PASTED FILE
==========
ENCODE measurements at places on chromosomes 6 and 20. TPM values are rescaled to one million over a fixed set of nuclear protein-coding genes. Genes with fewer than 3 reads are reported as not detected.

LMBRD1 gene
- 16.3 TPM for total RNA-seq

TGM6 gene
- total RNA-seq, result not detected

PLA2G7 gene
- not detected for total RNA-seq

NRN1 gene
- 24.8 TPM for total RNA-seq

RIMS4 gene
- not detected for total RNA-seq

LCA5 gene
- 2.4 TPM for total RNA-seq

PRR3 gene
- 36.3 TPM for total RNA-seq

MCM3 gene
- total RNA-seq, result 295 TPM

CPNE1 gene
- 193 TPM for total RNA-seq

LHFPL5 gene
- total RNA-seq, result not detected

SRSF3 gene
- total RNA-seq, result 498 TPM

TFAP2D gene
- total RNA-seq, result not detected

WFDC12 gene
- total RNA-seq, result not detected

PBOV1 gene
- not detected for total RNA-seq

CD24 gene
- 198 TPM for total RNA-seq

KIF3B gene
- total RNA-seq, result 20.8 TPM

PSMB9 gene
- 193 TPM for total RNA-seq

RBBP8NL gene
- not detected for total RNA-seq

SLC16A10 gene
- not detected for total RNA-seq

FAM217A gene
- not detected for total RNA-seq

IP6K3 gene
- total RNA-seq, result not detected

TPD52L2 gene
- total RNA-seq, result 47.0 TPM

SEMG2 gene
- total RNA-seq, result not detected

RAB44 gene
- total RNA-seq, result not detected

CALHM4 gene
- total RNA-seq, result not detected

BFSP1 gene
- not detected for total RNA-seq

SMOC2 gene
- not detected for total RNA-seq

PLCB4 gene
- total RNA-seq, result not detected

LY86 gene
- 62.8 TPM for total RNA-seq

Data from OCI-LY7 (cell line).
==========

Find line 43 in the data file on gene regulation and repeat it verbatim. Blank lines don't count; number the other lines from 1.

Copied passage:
- total RNA-seq, result not detected